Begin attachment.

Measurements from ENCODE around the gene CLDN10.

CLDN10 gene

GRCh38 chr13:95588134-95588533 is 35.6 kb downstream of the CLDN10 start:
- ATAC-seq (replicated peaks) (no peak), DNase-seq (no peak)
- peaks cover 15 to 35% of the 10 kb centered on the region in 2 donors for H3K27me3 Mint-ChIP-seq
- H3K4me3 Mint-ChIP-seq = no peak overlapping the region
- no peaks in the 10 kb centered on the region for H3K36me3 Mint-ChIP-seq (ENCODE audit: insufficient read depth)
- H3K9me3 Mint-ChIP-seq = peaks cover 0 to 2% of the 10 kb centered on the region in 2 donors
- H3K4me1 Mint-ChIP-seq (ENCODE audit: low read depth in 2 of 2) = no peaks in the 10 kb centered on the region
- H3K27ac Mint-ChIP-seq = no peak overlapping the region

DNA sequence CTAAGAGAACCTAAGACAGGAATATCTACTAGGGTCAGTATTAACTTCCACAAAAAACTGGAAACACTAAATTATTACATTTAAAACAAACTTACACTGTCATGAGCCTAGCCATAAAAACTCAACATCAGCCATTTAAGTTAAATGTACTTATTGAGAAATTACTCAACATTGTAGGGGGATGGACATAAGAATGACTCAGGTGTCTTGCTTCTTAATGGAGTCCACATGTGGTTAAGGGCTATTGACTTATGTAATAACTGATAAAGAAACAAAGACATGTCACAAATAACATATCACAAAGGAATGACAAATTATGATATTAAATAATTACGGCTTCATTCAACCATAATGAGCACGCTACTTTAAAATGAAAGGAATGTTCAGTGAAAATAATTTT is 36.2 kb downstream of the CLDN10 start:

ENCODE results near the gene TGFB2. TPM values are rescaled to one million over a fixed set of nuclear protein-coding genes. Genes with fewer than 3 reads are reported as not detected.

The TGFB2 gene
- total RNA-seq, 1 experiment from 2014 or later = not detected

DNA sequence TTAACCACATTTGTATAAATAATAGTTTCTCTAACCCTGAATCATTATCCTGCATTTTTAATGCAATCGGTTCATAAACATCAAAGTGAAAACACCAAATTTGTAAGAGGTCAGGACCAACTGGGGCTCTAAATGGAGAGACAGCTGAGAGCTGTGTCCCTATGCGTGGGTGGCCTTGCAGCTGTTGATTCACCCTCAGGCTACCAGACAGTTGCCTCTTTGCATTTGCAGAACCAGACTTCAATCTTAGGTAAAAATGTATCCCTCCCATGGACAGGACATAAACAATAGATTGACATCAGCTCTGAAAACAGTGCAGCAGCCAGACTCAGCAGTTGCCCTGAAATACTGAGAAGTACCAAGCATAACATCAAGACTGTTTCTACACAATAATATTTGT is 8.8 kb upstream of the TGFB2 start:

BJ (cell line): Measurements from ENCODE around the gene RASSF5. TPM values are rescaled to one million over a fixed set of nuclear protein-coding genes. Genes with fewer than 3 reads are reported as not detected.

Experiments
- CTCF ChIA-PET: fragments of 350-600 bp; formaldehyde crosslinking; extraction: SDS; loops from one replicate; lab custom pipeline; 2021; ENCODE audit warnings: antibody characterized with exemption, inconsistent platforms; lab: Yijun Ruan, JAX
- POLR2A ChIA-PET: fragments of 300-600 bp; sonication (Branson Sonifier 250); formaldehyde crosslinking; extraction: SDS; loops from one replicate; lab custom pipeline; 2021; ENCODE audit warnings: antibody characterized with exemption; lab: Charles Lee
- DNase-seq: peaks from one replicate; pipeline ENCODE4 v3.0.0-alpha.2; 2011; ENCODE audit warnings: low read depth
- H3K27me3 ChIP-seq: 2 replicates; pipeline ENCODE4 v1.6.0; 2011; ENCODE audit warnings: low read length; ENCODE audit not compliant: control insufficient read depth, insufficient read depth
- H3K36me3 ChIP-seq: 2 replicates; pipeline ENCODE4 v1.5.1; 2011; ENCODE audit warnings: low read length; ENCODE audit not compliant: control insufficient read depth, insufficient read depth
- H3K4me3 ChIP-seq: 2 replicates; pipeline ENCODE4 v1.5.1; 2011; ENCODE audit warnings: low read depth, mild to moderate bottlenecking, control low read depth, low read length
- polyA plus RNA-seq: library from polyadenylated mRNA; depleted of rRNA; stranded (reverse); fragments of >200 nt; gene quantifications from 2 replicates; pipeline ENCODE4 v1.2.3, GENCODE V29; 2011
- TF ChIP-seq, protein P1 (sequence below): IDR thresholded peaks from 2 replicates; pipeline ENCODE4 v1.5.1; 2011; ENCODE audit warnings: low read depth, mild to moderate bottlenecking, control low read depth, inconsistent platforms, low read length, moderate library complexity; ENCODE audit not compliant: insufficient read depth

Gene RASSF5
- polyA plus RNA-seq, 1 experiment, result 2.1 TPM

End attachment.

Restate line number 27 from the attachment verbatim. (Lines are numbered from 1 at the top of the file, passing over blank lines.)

- polyA plus RNA-seq, 1 experiment, result 2.1 TPM